Since 2010, the Solar Dynamics Observatory has been vigilantly recording all of what Earth’s closest star, Sol has been up to. Understanding the sun (heliophysics) is extremely important to astrophysics as we use it as a way to expand our knowledge of all stars. The term Coronal Mass Ejection (CME) is something that’s becoming more widely used, especially with the solar-max schedule of the sun predicted to happen later in 2013.
Astrophysicists have been aware of “ropes” that are observed when a coronal mass ejection occurs, but never quite knew their significance, and whether or not they’re a precursor of a CME or a part that forms with it. Well, that is until now. Back in July of 2012, SDO observed an event happening on the limb (visible edge) of the sun, which ended up being a CME at a very nice angle. With this extremely fortunate vantage point, astronomers were able to break down the data to see what happened on the surface of the sun leading up to the CME in very high detail.
Since the Solar Dynamics Observatory is able to collect data at many different wavelengths or energy levels, it’s able to collect a wide variety of information about the Sun. The hotter the area is, the higher the energy level that the light is being emitted from. This bit of information is crucial to know just how hot that particular area of the sun is, while also learning the geometric shape and activity of these Flux Ropes as a CME is occurring.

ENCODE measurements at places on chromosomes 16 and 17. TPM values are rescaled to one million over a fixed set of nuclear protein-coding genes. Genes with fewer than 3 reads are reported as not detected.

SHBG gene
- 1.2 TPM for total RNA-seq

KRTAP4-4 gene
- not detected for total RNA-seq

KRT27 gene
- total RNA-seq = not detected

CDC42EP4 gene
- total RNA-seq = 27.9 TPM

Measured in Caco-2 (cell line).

It’s absolutely amazing on just how much we have to learn about our star, let alone the stars across our galaxy. Perhaps if we gain an even better understanding of Sol, we’ll be able to expand our knowledge of the many other stars that we have on our list to observe and understand.